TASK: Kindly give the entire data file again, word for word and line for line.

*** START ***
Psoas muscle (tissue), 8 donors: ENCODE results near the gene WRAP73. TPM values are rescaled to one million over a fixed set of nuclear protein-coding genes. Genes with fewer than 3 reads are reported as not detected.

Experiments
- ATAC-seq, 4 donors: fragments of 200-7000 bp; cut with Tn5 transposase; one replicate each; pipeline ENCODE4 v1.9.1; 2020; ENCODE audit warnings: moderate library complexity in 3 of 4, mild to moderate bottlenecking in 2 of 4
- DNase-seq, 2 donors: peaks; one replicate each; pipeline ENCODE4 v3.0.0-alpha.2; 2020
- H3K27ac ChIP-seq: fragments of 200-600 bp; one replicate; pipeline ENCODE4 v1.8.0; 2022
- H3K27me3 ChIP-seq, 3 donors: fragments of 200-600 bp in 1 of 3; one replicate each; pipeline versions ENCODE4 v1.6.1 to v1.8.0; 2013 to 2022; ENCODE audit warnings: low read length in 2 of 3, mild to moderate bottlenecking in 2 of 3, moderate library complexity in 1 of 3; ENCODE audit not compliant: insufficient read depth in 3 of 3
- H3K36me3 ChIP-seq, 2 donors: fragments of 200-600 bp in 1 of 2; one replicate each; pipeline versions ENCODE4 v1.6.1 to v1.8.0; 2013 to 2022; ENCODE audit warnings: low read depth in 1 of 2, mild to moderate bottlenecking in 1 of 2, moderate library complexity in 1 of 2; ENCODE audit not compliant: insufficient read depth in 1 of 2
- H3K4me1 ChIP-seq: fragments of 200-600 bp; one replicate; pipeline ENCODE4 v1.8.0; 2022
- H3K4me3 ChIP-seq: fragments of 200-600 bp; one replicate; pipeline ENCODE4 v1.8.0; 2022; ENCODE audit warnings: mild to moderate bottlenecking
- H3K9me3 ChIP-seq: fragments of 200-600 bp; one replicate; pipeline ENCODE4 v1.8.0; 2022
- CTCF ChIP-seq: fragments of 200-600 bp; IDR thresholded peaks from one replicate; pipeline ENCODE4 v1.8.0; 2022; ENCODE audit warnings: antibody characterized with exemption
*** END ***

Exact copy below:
Psoas muscle (tissue), 8 donors: ENCODE results near the gene WRAP73. TPM values are rescaled to one million over a fixed set of nuclear protein-coding genes. Genes with fewer than 3 reads are reported as not detected.

Experiments
- ATAC-seq, 4 donors: fragments of 200-7000 bp; cut with Tn5 transposase; one replicate each; pipeline ENCODE4 v1.9.1; 2020; ENCODE audit warnings: moderate library complexity in 3 of 4, mild to moderate bottlenecking in 2 of 4
- DNase-seq, 2 donors: peaks; one replicate each; pipeline ENCODE4 v3.0.0-alpha.2; 2020
- H3K27ac ChIP-seq: fragments of 200-600 bp; one replicate; pipeline ENCODE4 v1.8.0; 2022
- H3K27me3 ChIP-seq, 3 donors: fragments of 200-600 bp in 1 of 3; one replicate each; pipeline versions ENCODE4 v1.6.1 to v1.8.0; 2013 to 2022; ENCODE audit warnings: low read length in 2 of 3, mild to moderate bottlenecking in 2 of 3, moderate library complexity in 1 of 3; ENCODE audit not compliant: insufficient read depth in 3 of 3
- H3K36me3 ChIP-seq, 2 donors: fragments of 200-600 bp in 1 of 2; one replicate each; pipeline versions ENCODE4 v1.6.1 to v1.8.0; 2013 to 2022; ENCODE audit warnings: low read depth in 1 of 2, mild to moderate bottlenecking in 1 of 2, moderate library complexity in 1 of 2; ENCODE audit not compliant: insufficient read depth in 1 of 2
- H3K4me1 ChIP-seq: fragments of 200-600 bp; one replicate; pipeline ENCODE4 v1.8.0; 2022
- H3K4me3 ChIP-seq: fragments of 200-600 bp; one replicate; pipeline ENCODE4 v1.8.0; 2022; ENCODE audit warnings: mild to moderate bottlenecking
- H3K9me3 ChIP-seq: fragments of 200-600 bp; one replicate; pipeline ENCODE4 v1.8.0; 2022
- CTCF ChIP-seq: fragments of 200-600 bp; IDR thresholded peaks from one replicate; pipeline ENCODE4 v1.8.0; 2022; ENCODE audit warnings: antibody characterized with exemption